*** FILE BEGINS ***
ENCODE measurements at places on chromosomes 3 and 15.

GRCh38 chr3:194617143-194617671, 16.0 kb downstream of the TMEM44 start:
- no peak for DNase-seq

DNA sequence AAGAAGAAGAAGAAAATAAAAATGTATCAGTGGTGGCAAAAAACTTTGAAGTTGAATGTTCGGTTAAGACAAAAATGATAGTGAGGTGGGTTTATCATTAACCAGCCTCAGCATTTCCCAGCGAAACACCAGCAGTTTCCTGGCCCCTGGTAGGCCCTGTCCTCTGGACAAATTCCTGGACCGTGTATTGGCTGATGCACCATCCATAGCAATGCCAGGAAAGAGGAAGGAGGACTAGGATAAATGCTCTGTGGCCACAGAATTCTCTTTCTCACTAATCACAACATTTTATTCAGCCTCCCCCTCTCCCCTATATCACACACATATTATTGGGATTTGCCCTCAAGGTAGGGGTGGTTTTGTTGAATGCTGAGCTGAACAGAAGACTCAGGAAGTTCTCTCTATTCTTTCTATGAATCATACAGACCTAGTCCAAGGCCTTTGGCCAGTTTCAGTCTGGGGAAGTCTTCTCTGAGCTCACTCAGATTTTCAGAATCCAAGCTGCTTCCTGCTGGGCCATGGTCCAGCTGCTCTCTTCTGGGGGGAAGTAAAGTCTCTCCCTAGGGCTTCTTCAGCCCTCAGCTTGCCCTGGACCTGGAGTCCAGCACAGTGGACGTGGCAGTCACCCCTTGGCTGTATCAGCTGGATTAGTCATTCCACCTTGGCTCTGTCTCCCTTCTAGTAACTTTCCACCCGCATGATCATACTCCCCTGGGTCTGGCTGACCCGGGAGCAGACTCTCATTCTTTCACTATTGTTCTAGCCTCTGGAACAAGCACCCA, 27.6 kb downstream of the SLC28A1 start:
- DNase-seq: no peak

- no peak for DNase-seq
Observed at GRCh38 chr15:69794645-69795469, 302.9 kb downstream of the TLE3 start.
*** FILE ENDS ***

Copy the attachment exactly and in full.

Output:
ENCODE measurements at places on chromosomes 3 and 15.

GRCh38 chr3:194617143-194617671, 16.0 kb downstream of the TMEM44 start:
- no peak for DNase-seq

DNA sequence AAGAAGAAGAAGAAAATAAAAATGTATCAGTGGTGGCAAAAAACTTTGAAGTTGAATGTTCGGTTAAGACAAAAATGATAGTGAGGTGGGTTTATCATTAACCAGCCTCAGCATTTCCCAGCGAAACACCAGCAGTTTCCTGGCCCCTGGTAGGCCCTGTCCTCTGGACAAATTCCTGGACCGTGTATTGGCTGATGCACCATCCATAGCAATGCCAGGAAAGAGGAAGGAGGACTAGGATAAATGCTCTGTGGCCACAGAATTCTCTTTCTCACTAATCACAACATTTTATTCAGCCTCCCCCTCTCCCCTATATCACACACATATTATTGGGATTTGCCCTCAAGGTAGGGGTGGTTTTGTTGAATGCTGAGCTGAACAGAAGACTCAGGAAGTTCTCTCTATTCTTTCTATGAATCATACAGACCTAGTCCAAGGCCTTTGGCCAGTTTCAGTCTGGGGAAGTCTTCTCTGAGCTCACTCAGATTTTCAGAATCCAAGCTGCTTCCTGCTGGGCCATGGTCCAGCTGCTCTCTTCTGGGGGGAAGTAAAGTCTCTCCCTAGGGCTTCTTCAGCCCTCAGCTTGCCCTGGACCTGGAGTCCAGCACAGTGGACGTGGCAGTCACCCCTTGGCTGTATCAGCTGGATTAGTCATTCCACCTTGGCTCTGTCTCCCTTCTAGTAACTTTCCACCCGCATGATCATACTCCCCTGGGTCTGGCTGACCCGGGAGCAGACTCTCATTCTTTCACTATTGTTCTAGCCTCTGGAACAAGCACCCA, 27.6 kb downstream of the SLC28A1 start:
- DNase-seq: no peak

- no peak for DNase-seq
Observed at GRCh38 chr15:69794645-69795469, 302.9 kb downstream of the TLE3 start.